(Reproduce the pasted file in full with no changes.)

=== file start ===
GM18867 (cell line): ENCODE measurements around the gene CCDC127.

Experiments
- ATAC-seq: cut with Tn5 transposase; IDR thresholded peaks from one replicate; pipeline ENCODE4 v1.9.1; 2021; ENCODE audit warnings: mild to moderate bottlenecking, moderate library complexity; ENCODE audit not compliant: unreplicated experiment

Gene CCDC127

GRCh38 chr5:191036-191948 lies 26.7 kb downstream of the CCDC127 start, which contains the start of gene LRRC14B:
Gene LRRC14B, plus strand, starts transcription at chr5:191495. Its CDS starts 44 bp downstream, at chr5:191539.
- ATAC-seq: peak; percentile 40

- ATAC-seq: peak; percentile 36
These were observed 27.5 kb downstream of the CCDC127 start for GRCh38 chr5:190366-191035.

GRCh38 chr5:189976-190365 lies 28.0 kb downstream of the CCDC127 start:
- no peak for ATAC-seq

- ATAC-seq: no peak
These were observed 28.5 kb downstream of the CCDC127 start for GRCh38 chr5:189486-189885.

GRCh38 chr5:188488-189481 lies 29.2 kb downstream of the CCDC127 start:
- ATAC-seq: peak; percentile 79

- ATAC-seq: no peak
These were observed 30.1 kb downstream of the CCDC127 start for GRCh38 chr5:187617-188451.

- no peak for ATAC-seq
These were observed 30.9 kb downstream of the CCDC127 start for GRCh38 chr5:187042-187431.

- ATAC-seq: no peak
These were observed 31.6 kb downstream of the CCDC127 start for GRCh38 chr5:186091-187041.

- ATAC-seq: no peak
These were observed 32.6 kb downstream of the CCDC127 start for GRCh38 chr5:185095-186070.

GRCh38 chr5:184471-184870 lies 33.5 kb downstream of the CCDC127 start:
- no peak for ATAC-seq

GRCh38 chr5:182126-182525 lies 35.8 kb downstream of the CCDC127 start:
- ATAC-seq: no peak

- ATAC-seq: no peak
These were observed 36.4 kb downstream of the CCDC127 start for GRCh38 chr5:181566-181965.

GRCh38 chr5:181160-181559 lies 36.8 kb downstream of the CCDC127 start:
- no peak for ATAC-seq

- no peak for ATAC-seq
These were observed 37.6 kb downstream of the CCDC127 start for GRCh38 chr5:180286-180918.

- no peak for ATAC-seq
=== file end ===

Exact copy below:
GM18867 (cell line): ENCODE measurements around the gene CCDC127.

Experiments
- ATAC-seq: cut with Tn5 transposase; IDR thresholded peaks from one replicate; pipeline ENCODE4 v1.9.1; 2021; ENCODE audit warnings: mild to moderate bottlenecking, moderate library complexity; ENCODE audit not compliant: unreplicated experiment

Gene CCDC127

GRCh38 chr5:191036-191948 lies 26.7 kb downstream of the CCDC127 start, which contains the start of gene LRRC14B:
Gene LRRC14B, plus strand, starts transcription at chr5:191495. Its CDS starts 44 bp downstream, at chr5:191539.
- ATAC-seq: peak; percentile 40

- ATAC-seq: peak; percentile 36
These were observed 27.5 kb downstream of the CCDC127 start for GRCh38 chr5:190366-191035.

GRCh38 chr5:189976-190365 lies 28.0 kb downstream of the CCDC127 start:
- no peak for ATAC-seq

- ATAC-seq: no peak
These were observed 28.5 kb downstream of the CCDC127 start for GRCh38 chr5:189486-189885.

GRCh38 chr5:188488-189481 lies 29.2 kb downstream of the CCDC127 start:
- ATAC-seq: peak; percentile 79

- ATAC-seq: no peak
These were observed 30.1 kb downstream of the CCDC127 start for GRCh38 chr5:187617-188451.

- no peak for ATAC-seq
These were observed 30.9 kb downstream of the CCDC127 start for GRCh38 chr5:187042-187431.

- ATAC-seq: no peak
These were observed 31.6 kb downstream of the CCDC127 start for GRCh38 chr5:186091-187041.

- ATAC-seq: no peak
These were observed 32.6 kb downstream of the CCDC127 start for GRCh38 chr5:185095-186070.

GRCh38 chr5:184471-184870 lies 33.5 kb downstream of the CCDC127 start:
- no peak for ATAC-seq

GRCh38 chr5:182126-182525 lies 35.8 kb downstream of the CCDC127 start:
- ATAC-seq: no peak

- ATAC-seq: no peak
These were observed 36.4 kb downstream of the CCDC127 start for GRCh38 chr5:181566-181965.

GRCh38 chr5:181160-181559 lies 36.8 kb downstream of the CCDC127 start:
- no peak for ATAC-seq

- no peak for ATAC-seq
These were observed 37.6 kb downstream of the CCDC127 start for GRCh38 chr5:180286-180918.

- no peak for ATAC-seq